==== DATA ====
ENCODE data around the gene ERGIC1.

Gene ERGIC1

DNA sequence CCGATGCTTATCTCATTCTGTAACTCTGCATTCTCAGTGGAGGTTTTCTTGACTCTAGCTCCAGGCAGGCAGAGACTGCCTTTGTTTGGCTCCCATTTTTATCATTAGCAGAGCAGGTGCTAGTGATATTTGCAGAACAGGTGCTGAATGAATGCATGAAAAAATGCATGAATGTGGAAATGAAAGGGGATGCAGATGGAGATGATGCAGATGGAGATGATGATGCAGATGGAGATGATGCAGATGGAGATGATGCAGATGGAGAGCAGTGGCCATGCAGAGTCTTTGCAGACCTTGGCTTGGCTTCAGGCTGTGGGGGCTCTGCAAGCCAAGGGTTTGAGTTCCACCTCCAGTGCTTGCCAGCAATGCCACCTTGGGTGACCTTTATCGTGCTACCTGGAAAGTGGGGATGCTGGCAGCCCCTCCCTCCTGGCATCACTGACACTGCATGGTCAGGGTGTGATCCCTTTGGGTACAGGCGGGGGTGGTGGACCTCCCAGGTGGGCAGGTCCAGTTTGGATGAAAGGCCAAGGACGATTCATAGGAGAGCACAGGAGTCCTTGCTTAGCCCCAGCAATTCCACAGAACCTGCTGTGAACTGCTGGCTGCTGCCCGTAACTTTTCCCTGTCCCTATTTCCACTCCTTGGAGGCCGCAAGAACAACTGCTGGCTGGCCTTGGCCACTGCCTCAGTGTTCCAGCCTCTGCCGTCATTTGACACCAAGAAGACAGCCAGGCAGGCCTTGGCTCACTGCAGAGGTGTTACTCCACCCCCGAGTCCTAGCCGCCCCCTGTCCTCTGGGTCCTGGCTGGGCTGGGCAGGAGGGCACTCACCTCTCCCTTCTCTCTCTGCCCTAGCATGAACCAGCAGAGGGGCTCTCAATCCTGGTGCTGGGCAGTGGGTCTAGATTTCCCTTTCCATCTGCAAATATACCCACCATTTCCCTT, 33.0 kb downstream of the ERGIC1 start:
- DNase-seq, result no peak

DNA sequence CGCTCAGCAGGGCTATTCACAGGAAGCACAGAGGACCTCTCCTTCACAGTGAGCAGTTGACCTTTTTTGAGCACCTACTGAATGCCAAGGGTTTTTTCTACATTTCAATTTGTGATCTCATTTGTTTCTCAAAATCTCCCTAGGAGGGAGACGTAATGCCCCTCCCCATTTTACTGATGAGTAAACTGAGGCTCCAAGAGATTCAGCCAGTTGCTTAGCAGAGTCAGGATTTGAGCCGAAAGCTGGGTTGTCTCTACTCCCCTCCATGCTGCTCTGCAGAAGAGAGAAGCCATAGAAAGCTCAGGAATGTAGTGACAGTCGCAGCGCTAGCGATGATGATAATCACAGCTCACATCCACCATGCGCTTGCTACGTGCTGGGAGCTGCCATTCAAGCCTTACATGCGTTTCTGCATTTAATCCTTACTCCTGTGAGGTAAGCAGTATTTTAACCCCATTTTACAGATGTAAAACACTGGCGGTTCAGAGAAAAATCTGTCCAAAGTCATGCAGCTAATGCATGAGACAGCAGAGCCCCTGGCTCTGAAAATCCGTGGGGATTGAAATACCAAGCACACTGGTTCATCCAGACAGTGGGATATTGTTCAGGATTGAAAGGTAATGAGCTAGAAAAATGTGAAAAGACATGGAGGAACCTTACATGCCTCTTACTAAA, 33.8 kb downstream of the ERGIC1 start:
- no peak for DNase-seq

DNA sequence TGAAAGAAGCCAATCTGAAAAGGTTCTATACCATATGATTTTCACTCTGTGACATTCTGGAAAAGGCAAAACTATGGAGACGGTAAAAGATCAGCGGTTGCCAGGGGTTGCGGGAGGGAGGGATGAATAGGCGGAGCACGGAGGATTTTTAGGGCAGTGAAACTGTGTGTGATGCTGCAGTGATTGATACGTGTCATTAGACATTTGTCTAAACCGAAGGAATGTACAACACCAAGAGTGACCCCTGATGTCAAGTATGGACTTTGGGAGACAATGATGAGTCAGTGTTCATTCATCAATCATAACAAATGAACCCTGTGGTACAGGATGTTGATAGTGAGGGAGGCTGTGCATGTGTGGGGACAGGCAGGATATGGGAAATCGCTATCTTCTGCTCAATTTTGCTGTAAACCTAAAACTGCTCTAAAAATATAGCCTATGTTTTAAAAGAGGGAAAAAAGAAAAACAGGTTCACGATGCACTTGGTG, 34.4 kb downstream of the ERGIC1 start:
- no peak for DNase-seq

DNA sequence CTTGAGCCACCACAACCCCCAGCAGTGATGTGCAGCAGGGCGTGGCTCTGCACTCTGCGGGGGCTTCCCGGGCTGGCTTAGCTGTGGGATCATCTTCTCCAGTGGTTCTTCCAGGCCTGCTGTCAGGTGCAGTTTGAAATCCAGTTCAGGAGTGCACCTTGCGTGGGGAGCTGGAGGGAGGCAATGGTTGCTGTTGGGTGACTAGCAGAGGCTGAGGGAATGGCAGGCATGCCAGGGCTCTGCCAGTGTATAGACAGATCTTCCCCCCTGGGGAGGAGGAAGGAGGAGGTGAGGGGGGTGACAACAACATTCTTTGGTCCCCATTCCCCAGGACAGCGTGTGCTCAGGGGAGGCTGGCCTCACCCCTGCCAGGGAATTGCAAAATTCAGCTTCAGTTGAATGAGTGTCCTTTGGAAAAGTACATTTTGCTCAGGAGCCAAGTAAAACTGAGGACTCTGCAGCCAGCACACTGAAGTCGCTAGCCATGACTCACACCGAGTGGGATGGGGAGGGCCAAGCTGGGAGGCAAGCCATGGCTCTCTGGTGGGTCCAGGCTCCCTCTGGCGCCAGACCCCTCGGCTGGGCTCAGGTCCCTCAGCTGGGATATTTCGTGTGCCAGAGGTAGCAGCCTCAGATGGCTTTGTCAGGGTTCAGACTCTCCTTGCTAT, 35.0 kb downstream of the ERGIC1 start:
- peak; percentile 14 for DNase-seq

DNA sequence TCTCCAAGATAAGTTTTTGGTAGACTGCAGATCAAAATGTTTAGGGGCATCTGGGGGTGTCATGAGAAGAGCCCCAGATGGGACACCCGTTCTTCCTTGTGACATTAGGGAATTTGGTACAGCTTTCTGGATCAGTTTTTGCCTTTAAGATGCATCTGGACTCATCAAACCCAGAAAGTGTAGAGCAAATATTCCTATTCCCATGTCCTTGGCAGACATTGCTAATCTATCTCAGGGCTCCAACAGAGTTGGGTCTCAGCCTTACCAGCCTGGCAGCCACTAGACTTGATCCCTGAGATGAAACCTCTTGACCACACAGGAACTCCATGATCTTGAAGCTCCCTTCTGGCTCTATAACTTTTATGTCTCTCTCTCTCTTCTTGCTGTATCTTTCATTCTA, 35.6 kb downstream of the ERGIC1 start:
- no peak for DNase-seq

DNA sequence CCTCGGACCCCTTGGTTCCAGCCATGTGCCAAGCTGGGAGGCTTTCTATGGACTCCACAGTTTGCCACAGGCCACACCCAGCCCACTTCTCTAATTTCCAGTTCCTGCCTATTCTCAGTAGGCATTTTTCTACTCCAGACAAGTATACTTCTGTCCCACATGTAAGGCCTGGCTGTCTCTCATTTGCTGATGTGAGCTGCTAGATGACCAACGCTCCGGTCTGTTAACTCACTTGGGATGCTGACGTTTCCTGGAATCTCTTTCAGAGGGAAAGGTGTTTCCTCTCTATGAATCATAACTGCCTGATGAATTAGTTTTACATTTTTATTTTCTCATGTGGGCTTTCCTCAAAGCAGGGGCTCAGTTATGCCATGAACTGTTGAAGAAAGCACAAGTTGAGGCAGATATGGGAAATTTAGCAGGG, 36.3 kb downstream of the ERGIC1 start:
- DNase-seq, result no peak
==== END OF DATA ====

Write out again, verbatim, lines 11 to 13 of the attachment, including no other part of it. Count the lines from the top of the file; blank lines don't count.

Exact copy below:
DNA sequence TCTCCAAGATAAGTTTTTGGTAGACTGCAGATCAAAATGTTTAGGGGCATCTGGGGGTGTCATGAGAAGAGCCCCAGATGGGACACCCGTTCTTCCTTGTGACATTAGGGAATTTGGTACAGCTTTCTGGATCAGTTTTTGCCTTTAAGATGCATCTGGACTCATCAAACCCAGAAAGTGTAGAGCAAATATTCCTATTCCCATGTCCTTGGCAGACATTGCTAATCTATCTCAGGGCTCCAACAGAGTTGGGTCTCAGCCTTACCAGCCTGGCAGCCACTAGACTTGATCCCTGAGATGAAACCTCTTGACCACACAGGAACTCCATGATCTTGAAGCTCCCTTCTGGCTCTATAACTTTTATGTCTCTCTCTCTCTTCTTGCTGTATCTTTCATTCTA, 35.6 kb downstream of the ERGIC1 start:
- no peak for DNase-seq

DNA sequence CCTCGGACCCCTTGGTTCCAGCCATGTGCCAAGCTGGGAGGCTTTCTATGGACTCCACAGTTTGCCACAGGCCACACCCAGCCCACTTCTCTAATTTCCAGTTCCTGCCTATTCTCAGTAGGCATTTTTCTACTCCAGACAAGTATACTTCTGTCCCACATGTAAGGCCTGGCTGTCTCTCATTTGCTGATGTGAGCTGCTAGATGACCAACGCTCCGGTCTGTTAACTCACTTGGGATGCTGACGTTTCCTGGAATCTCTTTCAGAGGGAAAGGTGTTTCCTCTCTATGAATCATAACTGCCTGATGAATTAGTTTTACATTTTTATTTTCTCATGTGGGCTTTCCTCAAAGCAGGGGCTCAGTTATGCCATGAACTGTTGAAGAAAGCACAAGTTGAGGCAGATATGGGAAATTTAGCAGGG, 36.3 kb downstream of the ERGIC1 start: